This is becoming an increasingly more and more common phrase I’m seeing and hearing uttered to military spouses these days. It’s usually in response to the spouse having a complaint of some sort. I understand being frustrated by the spouse who perpetually complains. There are good points to military life, just like any other path in life a person may choose. People have ups and downs. It’s perfectly normal that when there’s a down, a person needs to vent.
I wouldn’t tell a fellow autism parent (or any special needs parent) on a bad day, “Well, you knew what you were getting into by having a child.”
I wouldn’t tell another service worker (doctor, police, fire, EMT, etc.), “You knew what you signed up for.”
I wouldn’t tell the married couple who’s divorcing for whatever reason, “Well, You should’ve seen this coming by getting married.”
I wouldn’t tell the woman with breast cancer, “Well, you knew what would happen having breasts and all.”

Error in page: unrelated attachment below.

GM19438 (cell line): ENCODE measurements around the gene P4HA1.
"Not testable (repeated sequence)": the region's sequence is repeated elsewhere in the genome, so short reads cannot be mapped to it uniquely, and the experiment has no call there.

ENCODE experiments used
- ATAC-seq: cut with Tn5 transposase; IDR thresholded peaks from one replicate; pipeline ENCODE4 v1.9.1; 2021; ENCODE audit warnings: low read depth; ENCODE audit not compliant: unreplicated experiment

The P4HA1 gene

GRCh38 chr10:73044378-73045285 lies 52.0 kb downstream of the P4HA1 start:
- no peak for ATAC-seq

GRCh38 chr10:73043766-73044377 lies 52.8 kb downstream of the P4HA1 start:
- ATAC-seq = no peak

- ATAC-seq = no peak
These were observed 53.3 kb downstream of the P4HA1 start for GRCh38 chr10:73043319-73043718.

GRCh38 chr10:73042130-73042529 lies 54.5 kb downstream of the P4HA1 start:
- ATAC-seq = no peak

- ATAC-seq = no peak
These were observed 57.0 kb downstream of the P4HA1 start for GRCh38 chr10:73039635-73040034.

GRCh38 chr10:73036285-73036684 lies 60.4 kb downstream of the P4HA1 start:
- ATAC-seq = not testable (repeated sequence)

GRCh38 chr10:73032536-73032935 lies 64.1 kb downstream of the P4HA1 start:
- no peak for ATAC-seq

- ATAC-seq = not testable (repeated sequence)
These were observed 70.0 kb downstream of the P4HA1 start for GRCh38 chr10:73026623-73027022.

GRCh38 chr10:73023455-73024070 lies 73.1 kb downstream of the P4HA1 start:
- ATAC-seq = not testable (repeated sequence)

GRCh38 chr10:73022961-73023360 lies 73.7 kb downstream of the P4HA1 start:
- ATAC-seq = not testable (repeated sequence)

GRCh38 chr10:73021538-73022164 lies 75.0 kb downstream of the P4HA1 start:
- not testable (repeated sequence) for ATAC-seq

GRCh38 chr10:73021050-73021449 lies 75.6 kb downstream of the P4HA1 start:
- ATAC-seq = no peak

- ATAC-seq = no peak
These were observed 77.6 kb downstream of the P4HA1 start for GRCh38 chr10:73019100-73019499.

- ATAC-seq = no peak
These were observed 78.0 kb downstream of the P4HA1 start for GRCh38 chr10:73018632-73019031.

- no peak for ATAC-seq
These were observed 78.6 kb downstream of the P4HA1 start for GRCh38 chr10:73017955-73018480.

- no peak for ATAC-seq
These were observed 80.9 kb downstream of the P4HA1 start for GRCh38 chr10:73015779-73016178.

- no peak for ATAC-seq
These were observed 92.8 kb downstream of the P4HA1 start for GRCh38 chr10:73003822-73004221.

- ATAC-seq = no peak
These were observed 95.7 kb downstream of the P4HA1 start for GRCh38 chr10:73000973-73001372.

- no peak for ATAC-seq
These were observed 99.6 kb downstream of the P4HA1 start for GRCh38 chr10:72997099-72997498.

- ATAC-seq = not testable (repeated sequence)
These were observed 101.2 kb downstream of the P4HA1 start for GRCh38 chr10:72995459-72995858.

I wouldn’t tell a man with testicular cancer, “Well, you knew what would happen having testicals.”
I think you get the point. Honestly, for those of us who have been married past the 11 year mark, we didn’t know. We had an idea, but unless you’re a spouse who was around for WWII, Korea, or Vietnam, I don’t think you truly had an understanding of what the current climate and OPTEMPO was going to entail.
This is especially true of our Guard families. Our Guard soldiers haven’t been deployed this much since WWII. I can tell you from experience that many Guard spouses think their husbands just go off and “play Army” one weekend a month, and that was it. It was extra income, their husband was off doing something he thought was fun, and that was that. Then shit got real. Very real. Families didn’t know how to cope. Families still don’t know how to cope as soldiers come home different people whether their wounds are visible or not.
So please, let’s all be a little kinder to each other. Let’s give each other the benefit of the doubt that it’s a bad day/week/month, whatever, but it’s temporary. If you see a spouse that perpetually complains, say something – privately. Ask them if they’re OK. Just maybe all of that complaining is a cry for help. Help that many of us find so very hard to come right out and ask for. Your compassion could be the difference in that person’s whole week for all you know.